FringeArts: How did you choose your collaborators? What did you want them to bring to the project?
Meg Foley: All three of my performer-collaborators are people I’ve worked with before and who have worked with the action is primary practice before. Each of them reframes the practice for what they need and really dig into the implications of it in a way that drives me as a maker. I am not interested in making work where the performers do not have a say, and I actively pursue individual performative experience as a formal material and structural determination.
The piece is truly collaborative. I do not want to assume that my position on something they have brought to the table is the appropriate way to include it in a performance. This is an active and ongoing conversation and is influenced by my experience in social therapy, a therapeutic form that considers the group the unit of development, as opposed to the individual.
FringeArts: What is the role of the audience in this work?
Meg Foley: The audience is super involved in the piece. The piece is intimate, emotional, and physical and includes the viewer in the consideration of environment and the group of the room. We try to read the room — look at the audience, talk to the audience, and see ourselves in relation to them.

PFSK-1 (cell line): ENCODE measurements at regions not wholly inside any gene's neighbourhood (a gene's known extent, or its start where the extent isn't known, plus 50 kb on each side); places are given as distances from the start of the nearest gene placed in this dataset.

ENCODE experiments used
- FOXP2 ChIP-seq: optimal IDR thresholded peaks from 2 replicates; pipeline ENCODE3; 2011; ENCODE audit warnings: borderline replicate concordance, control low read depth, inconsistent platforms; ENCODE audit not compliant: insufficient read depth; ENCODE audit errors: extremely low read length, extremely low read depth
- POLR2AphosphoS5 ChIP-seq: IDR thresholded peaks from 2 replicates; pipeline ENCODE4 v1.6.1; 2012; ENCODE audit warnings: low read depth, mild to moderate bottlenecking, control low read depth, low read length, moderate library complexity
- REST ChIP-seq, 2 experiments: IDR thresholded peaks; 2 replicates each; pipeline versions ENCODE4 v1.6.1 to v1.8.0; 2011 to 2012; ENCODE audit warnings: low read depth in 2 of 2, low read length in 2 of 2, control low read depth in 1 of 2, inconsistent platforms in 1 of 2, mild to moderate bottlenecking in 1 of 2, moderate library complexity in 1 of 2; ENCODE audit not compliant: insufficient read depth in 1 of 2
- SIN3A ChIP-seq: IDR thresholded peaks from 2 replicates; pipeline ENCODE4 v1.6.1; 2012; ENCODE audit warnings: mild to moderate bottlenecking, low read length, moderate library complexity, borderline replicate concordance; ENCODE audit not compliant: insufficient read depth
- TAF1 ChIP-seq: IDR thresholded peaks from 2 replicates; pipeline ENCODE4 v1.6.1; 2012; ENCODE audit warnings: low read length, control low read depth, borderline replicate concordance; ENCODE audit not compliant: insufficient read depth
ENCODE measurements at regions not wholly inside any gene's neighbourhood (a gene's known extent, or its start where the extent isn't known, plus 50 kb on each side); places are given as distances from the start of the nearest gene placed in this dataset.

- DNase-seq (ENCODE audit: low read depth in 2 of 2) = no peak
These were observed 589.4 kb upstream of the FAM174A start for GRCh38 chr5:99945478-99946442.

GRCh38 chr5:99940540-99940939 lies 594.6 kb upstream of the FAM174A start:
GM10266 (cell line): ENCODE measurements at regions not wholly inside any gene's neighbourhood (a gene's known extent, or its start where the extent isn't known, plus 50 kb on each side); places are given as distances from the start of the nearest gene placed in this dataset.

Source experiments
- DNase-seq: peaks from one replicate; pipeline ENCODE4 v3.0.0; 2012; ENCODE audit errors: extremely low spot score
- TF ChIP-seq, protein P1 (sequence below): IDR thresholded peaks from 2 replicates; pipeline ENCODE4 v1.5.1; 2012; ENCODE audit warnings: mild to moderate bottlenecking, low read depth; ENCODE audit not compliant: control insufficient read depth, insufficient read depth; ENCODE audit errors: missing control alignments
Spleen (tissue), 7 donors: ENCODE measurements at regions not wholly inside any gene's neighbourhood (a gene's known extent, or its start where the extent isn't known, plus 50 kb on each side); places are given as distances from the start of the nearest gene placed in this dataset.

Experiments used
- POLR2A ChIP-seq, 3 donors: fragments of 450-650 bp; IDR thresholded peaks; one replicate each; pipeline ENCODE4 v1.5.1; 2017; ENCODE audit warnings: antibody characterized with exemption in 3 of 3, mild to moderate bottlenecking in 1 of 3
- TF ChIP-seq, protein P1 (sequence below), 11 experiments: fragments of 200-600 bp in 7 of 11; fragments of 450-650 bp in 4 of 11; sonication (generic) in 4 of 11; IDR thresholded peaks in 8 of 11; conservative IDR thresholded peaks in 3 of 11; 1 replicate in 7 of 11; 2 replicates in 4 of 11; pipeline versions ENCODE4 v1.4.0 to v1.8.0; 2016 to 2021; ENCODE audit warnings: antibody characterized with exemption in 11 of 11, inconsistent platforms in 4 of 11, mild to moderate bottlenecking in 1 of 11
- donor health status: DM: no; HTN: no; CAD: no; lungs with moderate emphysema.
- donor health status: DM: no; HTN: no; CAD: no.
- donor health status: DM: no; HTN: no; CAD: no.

One of the central practices culminates by directing attention to the viewer and describing touching them through words. The goal is to touch without touching — really feel and be moved to tears by this long landscape of talking about what our bodies are doing and what we imagine they could do, and about death, loss, and grief. Amazingly enough, it happens.
Excerpt. Full interview coming soon to the FringeArts Blog.
Time Slips Away by Julius Ferraro, thINKingDANCE
If she [Meg Foley] wanted this to be about her skills as a dancer, she could add grace, rub away some of the effort, attempt virtuosity. But the framework—the “undergird”—is what this piece is about, and it is visible everywhere.